Sunday, March 20, 2011

Wishful Thinking

One of the most intense feelings that I've experienced since Bronwyn died is the profound and intense wish that things could have been different.  I wish that Bronwyn had not struggled with seizures and physical encumbrances in her life.  I wish that she could have talked, sung songs, chased butterflies, and most of all, I wish that she hadn't died. 

I wish that life had turned out differently.
But it didn't. 

And herein lies the crux of my problem: Of course I would wish for those things!  What parent wants to see their child suffer?  And at the same time, I found that my wishing was getting in the way of being able to accept the reality of my situation.  I felt stuck and went to see a trusted counselor for some clarity.  This is what I understood her to say:

It is natural for us to protect ourselves from pain by moving away from it. We do this on both a physical level (the stove is hot, we don't touch the burner) and on an emotional level. When we wish for what we do not have, we engage ourselves in the act of imagining what it would be like if we actually posessed the wished for thing.  And in the moment of fantasizing, we actually feel better. Eventually, though, we come back down to earth and then we play a cruel trick on ourselves: we compare the fantasy not to our whole reality (which is composed of messy bits and tidy bits) but to the least desired parts of our reality.

So for me, the comparison looks like this: FANTASY: Bronwyn and I are laughing together while we bake Christmas cookies.  "REALITY:" Bronwyn lays dying in the hospital. 

Upon this comparison, I now feel horrible. The difference between what I have chosen to represent as reality compared to the fantasy is unbearably painful. By abandoning the whole of my experience with Bronwyn (the parts that include joy), I have actually manufactured extra pain for myself! I am bereft all over again, and am re-living the traumatic hospital experience.  And amazingly, I do this over and over again. 

With the help of my counselor, this is what I've discovered as a way to help myself out a little.  I ask myself some questions:

Does my reality include the traumatic experience of watching Bronwyn's decline in the hospital?  Yes.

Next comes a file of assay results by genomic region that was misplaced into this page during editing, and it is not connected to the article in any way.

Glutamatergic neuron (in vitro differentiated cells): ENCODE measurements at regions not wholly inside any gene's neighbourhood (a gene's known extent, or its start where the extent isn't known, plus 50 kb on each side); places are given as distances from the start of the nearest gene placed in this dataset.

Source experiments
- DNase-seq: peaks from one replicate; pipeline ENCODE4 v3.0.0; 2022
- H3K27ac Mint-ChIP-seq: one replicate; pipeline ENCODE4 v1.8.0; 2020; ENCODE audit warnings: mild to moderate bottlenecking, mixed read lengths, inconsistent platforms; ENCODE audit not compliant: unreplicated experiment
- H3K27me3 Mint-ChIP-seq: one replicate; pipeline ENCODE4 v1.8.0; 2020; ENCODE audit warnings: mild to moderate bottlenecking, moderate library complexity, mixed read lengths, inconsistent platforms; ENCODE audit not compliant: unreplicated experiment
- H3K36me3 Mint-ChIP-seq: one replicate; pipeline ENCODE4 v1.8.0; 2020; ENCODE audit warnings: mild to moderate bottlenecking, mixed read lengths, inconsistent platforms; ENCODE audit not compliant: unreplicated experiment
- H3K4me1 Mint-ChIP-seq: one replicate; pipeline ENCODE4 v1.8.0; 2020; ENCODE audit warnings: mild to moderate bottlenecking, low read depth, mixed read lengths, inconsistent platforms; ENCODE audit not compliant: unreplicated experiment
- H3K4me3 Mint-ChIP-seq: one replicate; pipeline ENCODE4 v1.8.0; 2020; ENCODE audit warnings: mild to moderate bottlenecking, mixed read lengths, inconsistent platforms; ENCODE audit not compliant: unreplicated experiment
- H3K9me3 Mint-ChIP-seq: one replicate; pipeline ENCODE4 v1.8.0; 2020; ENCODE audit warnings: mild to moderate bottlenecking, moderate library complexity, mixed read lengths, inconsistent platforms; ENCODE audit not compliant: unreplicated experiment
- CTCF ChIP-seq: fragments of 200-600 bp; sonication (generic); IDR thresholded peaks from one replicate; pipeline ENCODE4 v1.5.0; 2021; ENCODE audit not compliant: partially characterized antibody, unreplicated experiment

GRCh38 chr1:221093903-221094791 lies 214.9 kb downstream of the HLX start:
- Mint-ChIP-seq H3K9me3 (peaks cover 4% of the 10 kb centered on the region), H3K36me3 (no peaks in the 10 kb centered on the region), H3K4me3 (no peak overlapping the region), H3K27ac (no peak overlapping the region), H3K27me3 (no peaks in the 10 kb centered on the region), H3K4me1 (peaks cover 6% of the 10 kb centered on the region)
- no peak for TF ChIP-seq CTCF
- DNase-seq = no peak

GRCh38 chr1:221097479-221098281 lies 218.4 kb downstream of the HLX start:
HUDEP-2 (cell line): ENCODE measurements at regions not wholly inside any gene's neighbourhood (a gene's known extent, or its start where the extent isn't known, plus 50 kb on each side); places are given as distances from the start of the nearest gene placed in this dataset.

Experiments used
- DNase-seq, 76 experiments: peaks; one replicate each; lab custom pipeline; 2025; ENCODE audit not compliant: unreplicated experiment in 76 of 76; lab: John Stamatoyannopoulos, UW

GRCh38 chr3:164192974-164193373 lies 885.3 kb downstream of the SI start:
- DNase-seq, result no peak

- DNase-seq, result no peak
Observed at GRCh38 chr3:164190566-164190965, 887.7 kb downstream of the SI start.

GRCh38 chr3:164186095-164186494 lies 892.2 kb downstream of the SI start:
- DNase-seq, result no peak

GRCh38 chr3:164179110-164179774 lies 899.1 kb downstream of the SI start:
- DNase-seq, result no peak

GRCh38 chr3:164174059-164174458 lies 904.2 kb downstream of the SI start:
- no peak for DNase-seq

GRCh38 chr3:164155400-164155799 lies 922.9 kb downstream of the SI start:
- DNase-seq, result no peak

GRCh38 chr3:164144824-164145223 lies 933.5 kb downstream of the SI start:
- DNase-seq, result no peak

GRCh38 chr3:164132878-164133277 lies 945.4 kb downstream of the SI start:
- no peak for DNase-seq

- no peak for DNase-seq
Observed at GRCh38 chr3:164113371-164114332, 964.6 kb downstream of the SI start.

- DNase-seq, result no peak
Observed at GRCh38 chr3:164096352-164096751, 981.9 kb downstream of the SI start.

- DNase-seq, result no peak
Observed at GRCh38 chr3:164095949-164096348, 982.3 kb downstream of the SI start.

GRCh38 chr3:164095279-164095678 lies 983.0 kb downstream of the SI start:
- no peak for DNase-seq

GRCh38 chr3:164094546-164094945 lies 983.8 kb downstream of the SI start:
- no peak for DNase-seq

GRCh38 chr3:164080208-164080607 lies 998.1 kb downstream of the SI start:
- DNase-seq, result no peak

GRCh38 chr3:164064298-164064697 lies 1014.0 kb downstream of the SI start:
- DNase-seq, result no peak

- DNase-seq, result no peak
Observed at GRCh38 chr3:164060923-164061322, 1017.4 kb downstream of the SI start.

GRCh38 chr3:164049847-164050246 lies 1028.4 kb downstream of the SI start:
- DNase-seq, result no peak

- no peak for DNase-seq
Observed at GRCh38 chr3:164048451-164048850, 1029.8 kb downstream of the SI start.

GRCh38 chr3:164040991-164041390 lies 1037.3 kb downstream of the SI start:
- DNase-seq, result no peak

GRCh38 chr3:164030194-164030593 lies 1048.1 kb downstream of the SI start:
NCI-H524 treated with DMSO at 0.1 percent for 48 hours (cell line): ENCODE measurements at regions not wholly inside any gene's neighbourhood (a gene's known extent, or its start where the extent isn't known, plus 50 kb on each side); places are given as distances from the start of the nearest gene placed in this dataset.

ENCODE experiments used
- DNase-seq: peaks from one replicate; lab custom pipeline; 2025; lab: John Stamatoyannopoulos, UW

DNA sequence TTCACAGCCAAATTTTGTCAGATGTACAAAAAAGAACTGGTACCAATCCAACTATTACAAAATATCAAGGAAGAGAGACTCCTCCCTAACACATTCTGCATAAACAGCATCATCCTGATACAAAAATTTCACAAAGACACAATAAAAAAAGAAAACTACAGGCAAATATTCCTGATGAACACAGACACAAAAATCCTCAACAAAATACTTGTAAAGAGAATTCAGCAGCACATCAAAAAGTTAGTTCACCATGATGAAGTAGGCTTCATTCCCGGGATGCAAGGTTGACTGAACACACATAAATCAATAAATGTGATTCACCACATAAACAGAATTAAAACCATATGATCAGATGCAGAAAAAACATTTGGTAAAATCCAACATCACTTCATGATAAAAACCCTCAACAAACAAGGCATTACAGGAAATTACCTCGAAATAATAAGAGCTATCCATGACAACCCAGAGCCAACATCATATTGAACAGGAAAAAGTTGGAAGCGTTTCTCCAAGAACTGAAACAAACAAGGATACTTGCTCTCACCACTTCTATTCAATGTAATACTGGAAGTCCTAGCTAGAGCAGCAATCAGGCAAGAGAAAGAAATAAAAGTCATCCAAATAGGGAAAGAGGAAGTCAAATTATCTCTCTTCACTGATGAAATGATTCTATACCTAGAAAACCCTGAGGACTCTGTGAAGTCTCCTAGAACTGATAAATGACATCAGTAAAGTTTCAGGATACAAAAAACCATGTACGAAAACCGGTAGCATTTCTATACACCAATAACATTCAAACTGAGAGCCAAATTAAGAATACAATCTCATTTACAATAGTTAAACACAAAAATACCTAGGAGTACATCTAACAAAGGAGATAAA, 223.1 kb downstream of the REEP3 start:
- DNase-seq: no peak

Is that the whole truth of my reality with Bronwyn? 
No.  My life with Bronwyn was rich and beautiful.  The quality of life that was given to Bronwyn was high, and she faced her obstacles with grace and courage, surrounded by the love and support of all who knew her.

Remembering the whole truth of my complex situation helped to diffuse the negative feelings that I had selectively clung to.  And I realized something else of importance: Even if I had gotten my ultimate wished for thing; even if Bronwyn were alive, well and free from seizures and physical encumbrances, I would still wish for more.  I'm not sure exactly what I would be wishing for, but I'm quite sure that a sense of dissatisfaction is an inherent part of being human. 

For me, the pathway to healing my chronic wishing lies first in the recognition that the fantasy is fiction, which is created by me.  I alone have the power to change the story.  I can ask myself, "Is this line of thinking helping me?  Is it serving a purpose to better my life or anyone else's?" "What might be more helpful to me right now?"

I have not completely stopped wishing that things had turned out differently for Bronwyn and for our family, but I have started to remember more of our complex and wonderful story.  I feel calmer and more balanced.  I'm ready for another day.

Thursday, March 10, 2011

The More That Time Goes By, The Longer It Has Been

It has been three and a half months since Bronwyn has been gone, and I find myself in a complex sea of emotion. As time has passed, I have gradually become more accustomed to the pain that is Bronwyn's absence.  But at the same time, the longer I live without her, the more deeply I miss her.  So the acute pain has lessened, but the ache has spread. 

Additionally, as the relationship to my pain shifts, so does the way that I relate to Bronwyn now.  Instead of being haunted by her final days in the hospital, I remember more of the whole of her life, and the happy moments that we shared.  Of course this is natural, and a positive part of the grief process.  But I find that it also introduces a whole new element of grief; I grieve for the passing of the old way that I was relating! 

It's as if I'm afraid of losing Bronwyn all over again through the transitions of my emotions.  I have found it immensely helpful to remind myself that Bronwyn will always and forever be a part of my biology, my psychology, and my way of relating to the world.  She will never be lost to me.